If you want to activate a plugin for just one site, you can install the plugin as a network admin and then site admins can activate it on individual sub-sites. To do this:

1. Follow steps 1 and 2 above to install the plugin you want to set up.

2. On the “Installing Plugin” screen, click “Return to Plugin Installer.”

3. Go to the admin dashboard for the site you want to activate the plugin for and click “Plugins” in the sidebar.

4. Under the plugin you want to activate, click the “Activate” link.

Activating a plugin in multisite.
Activating a plugin in multisite.

It’s worth noting that on the “Plugins” screen for individual sub-sites, there’s only the option to activate or deactivate plugins – you can’t delete or update them as only super admins can carry out these actions.

Network Settings

Multisite provides a range of settings you can configure to further customize your network. To access these multisite-only settings, go to My Sites > Network Admin > Settings.

Accessing multisite network settings.
Accessing multisite network settings.

The “Network Settings” screen will appear, which can be divided into six sections:

  • Operational Settings
  • Registration Settings
  • New Site Settings
  • Upload Settings
  • Language Settings
  • Menu Settings

Operational Settings allow you to update the name of your network as well as the network admin email.

In the *Registration Settings* section, you can choose to enable new registrations for your network and allow your users to create their own sub-sites. By default, registration is disabled.

WordPress multisite registration settings
With multisite, you can allow users to register to join our website and even allow them to create their own sub-site.

In this section, there’s also the option to limit email registrations, i.e. limit site registrations to certain domains. This is a useful option if you want to keep registrations to a certain organization or business, like a school or sports club. There’s also a further option to ban emails from certain domains.

Under New Site Settings, you can modify the welcome emails that are sent out to new users on your network and even the contents of a user’s first post, page and/or comment.

Multisite new site settings
Customize the default email messages and first post, page and comments for your network’s users.

The Upload Settings section allows you to control user resource usage on your site, including the total amount of space a sub-site can use for uploads. The default is set at 100MB. You can also specify upload types and the maximum file upload size.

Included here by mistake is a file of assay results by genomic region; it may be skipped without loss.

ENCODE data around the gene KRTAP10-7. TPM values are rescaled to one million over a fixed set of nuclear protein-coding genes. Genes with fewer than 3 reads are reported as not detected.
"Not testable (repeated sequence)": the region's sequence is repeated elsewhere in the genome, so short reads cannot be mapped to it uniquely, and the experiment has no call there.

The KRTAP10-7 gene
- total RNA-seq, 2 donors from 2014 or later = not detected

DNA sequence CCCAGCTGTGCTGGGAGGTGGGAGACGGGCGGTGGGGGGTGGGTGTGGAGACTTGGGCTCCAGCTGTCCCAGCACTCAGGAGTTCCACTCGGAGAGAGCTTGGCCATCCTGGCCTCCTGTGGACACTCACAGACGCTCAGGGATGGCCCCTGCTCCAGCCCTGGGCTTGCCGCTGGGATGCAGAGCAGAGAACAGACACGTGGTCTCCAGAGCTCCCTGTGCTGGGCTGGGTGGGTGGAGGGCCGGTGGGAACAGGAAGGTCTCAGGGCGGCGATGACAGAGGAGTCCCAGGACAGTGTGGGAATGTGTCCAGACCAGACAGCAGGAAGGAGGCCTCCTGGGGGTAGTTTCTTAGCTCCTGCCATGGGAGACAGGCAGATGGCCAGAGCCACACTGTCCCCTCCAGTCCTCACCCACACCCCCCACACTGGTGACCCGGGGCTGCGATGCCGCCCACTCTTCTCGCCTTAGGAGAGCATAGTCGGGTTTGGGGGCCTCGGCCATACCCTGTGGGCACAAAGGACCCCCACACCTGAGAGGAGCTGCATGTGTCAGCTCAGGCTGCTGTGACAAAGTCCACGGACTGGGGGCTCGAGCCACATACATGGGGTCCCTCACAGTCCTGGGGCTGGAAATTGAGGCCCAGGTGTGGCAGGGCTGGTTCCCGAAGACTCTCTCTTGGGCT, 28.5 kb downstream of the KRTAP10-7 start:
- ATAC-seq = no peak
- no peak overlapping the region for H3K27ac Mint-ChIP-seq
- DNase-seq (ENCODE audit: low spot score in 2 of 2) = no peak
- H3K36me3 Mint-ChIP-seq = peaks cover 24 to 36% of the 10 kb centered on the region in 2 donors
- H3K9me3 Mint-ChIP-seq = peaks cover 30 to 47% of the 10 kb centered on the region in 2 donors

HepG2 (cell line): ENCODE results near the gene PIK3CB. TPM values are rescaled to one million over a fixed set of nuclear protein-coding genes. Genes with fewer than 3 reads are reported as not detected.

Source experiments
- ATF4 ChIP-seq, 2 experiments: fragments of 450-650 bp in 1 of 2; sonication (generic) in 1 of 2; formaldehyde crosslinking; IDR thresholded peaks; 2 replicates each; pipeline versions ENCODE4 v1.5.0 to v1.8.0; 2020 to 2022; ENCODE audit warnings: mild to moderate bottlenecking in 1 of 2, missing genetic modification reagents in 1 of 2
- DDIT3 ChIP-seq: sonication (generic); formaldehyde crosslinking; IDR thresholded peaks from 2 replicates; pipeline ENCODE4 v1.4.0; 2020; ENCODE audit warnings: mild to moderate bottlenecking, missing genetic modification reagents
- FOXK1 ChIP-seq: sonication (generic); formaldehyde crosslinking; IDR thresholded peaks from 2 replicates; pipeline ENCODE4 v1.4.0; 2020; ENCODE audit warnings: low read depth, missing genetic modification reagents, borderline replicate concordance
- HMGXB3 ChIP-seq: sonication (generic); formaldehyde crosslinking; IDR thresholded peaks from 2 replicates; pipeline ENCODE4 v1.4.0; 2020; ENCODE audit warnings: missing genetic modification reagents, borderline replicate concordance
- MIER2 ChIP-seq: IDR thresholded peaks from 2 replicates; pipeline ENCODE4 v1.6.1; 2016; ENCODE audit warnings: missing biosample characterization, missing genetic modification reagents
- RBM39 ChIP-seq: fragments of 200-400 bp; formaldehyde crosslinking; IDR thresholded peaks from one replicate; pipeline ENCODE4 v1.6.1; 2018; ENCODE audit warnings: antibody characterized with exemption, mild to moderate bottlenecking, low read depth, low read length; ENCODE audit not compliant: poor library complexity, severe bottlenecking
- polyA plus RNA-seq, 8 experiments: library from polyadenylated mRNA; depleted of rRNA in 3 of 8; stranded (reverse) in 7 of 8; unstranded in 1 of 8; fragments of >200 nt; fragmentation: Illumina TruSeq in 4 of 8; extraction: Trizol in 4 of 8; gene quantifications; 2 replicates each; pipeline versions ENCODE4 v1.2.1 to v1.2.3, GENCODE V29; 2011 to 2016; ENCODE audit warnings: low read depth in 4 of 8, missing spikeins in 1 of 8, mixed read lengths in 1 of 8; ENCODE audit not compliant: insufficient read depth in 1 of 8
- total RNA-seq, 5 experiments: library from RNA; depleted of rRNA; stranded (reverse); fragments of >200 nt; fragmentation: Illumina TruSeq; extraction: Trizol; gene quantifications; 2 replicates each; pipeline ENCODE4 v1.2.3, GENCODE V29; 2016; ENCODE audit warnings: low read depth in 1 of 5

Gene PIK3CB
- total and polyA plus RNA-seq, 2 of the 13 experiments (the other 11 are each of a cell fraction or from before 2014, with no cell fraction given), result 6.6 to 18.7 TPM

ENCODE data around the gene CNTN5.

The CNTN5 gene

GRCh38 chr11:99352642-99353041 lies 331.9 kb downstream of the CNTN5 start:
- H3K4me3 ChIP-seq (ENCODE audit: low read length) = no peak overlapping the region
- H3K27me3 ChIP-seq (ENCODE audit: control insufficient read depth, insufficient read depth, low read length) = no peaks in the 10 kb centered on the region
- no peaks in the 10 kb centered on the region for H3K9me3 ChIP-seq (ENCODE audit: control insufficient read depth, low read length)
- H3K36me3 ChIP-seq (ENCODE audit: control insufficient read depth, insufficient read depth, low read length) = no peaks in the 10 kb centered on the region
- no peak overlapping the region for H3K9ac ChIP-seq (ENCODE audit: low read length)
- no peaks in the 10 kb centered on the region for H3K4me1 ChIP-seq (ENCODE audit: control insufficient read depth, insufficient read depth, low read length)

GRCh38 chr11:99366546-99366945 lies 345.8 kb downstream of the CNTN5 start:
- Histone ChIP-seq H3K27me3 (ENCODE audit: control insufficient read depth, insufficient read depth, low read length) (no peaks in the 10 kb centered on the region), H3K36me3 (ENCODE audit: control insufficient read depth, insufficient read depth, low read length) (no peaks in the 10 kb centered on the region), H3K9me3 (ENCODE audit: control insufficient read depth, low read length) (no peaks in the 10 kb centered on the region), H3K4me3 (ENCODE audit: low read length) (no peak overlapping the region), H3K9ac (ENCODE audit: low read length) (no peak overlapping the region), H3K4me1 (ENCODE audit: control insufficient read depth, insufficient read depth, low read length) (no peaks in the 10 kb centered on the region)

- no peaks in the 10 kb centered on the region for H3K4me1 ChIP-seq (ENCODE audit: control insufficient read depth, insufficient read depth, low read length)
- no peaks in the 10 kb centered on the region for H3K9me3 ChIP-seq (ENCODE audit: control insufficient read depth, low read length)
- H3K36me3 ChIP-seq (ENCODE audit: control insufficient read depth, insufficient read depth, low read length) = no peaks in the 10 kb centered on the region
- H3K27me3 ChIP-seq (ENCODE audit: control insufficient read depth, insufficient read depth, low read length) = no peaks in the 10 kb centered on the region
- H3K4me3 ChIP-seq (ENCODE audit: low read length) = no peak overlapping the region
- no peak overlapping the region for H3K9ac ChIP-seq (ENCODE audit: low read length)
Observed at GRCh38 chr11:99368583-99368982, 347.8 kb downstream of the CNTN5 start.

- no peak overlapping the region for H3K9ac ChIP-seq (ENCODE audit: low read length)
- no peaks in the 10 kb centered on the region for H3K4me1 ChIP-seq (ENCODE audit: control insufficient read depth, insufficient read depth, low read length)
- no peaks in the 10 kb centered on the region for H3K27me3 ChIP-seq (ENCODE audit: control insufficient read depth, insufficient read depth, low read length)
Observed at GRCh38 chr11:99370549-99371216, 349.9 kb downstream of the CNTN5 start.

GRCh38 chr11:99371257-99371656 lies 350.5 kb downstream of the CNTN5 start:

Multisite upload settings
Control the size of files you network’s users can upload, as well as the types of files.

The Language Settings option lets you set the language for your network, while under Menu Settings you can choose whether to enable administration menus for plugins. When enabled, the plugins menu is displayed in the sidebar for sub-site admins, and they will be able to activate or deactivate a plugin, but won’t be able to install new plugins.

Conclusion

I hope you’ve found this guide to multisite useful. You now know how to set up multisite, add new sites, themes and plugins, and configure network settings, but that’s just the start. While it looks and works just like a regular standalone version of WordPress, there is so much more you can do with multisite.

If you take care of multiple client sites, multisite can help you manage all of your sites in one hit. I’d also highly recommend you check out plugins that can help you extend how multisite works, like Domain Mapping or even Pro Sites, if you want more advanced options for monetizing your network.

If you want to learn more about how multisite works, check out these resources in the WordPress Codex:

READY FOR MORE? HERE’S ANOTHER HELPFUL TUTORIAL: HOW TO STYLE BLOCKQUOTES IN WORDPRESS USING CSS

2 Comments

  1. David Farr
    David Farr

    Quick MS question: I’m running a MS network and allowing my clients to host their website there. When they’re logged in as an admin, they’re unable to paste in embed codes from 3rd party services. Some have told me this is a normal security feature. Is there any way around that? Right now, if they want to embed a google map for example, I have to either do it for them or upgrade them to be a super admin, neither is ideal. Thank you for the great article!

    Reply

  2. Jenni McKinnon
    Jenni McKinnon

    Hi David! I saw that you got your answer over at the WordPress.org support forums. But to answer your question here, Multisite doesn’t allow embeds for users other than super admins for security reasons, as embeds can allow for malicious code to be injected into your site. However, there is a way around this! There’s an internal whitelist built into WordPress that allows YouTube and Vimeo videos to be embedded. You can read more about it in the WordPress Codex: https://codex.wordpress.org/Embeds

    Reply